An aromatic artisan gin from Northern Ireland

Shortcross Gin’s balanced botanical blend includes local wild clover

Shortcross is a classic gin with a heavenly floral bouquet
Shortcross is a classic gin with a heavenly floral bouquet

As someone whose go-to tipple is a classic G&T, I have never strayed far from the better-known names (one knows what one’s getting, after all). That is until I discovered Northern Ireland’s first craft offering: Shortcross Gin (£40 for 70cl), which is distilled in County Down, a mere 17 miles from where I grew up. As a frequent visitor to the province, I became aware of Shortcross not long after its 2014 launch, and have been loyal to it ever since.  

The recipe features juniper, coriander, cinnamon, elderberries and clover
The recipe features juniper, coriander, cinnamon, elderberries and clover

At its helm is husband and wife team Fiona and David Boyd-Armstrong, a former property surveyor and engineer respectively. The couple always wanted to go into business together, but it was Fiona, whose family owns the 500-acre Rademon Estate, just outside Downpatrick, who came up with the idea of artisan distilling. “Many of my childhood memories are set against a backdrop of amazing smells from our garden, and after reading a book about the dying art of distilling in Ireland, I knew we were perfectly located to rekindle this special craft.”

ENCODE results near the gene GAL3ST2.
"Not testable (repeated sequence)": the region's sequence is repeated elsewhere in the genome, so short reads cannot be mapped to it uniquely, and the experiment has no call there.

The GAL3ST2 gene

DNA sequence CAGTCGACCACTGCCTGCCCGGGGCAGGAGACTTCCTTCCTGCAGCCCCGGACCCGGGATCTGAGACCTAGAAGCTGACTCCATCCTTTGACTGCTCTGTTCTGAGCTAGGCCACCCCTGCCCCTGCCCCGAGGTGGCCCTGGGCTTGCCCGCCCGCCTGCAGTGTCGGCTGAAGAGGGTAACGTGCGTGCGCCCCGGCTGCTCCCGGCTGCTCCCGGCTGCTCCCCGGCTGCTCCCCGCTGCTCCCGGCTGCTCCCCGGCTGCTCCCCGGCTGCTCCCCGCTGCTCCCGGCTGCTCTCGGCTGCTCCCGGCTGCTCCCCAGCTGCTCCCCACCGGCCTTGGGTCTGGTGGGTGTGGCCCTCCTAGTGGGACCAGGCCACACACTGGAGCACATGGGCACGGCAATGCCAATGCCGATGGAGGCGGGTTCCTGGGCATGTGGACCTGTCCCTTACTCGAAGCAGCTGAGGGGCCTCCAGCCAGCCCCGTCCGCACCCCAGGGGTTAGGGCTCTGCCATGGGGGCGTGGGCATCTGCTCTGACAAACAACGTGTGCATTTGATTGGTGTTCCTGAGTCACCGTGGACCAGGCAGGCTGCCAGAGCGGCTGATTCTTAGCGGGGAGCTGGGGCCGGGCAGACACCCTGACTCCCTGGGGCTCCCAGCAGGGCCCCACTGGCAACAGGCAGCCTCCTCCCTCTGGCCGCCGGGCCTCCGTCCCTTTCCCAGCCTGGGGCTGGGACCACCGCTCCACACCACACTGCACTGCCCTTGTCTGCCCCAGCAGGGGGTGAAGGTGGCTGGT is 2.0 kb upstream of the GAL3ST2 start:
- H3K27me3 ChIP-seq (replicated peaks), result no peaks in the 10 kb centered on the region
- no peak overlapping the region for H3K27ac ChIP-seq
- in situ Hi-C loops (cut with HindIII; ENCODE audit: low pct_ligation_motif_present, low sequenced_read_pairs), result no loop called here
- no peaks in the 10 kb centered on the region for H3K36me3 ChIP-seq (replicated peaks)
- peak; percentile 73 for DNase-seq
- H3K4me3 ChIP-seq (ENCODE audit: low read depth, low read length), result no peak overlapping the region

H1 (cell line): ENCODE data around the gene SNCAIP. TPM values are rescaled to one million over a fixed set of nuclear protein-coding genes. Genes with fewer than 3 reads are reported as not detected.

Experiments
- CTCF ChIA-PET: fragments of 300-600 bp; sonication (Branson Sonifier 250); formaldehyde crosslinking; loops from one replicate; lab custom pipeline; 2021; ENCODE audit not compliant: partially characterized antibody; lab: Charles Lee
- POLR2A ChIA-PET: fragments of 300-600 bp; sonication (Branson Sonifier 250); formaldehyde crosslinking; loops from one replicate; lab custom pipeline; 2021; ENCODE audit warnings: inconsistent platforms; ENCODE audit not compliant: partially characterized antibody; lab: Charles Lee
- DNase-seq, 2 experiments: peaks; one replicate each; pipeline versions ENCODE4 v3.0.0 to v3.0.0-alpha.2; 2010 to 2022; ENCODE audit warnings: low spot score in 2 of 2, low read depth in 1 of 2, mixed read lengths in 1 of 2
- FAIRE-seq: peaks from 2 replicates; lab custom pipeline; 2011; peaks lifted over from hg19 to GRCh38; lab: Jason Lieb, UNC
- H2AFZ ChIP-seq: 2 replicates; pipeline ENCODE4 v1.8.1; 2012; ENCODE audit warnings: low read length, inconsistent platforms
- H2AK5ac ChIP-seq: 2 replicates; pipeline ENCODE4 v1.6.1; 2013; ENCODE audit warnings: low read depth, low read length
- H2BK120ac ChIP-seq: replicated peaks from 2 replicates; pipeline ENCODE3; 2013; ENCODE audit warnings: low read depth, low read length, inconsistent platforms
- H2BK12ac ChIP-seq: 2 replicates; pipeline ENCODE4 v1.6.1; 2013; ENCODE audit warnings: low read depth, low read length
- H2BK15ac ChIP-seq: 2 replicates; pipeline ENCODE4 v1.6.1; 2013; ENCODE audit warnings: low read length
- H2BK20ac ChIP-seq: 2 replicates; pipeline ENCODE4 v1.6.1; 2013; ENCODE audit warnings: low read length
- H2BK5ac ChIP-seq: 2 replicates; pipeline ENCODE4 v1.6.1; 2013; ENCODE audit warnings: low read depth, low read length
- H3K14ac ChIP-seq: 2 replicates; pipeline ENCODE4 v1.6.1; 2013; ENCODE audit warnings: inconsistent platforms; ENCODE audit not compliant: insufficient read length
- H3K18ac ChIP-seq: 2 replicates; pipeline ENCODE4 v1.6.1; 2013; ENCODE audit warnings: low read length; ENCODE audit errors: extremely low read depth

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The self-confessed “gin enthusiasts” took six months to perfect the recipe: juniper, coriander, cinnamon, elderberries and their signature botanical, wild clover, are cut with fresh spring water from the estate’s well. One sip and I was sold; this is a classic gin, but with a heavenly floral bouquet and none of that eye-watering after-burn, even when sampled neat. And it’s not just me who’s singing its praises – recent accolades include a hat trick at the 2016 international Gin Masters awards.

The distillery is based at the Rademon Estate, just outside Downpatrick
The distillery is based at the Rademon Estate, just outside Downpatrick

The couple have gone from distilling a few times a month to almost daily, but never more than 400 bottles at a time. In February they experimented with a cask-aged gin (kept for three months in Bordeaux wine barrels), which went on to become Fortnum & Mason’s best ever selling “Spirit of the Month”. All the local sourcing, distilling, labelling and bottling (my own came personalised – a delightful touch) is still done in house. “It’s important for us to retain total control,” says Fiona, who recommends serving the gin alongside a good-quality elderflower tonic, a sprig of mint and a few chunks of frozen orange.

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Provenance is certainly a selling point for Shortcross, but as David points out, the second sales and awards are solely down to it being a “balanced, flavoured and aromatic gin”. Here’s hoping its first single malt whiskey – currently sleeping in barrels, but to be bottled in late 2018 – will be met with similar fanfare.

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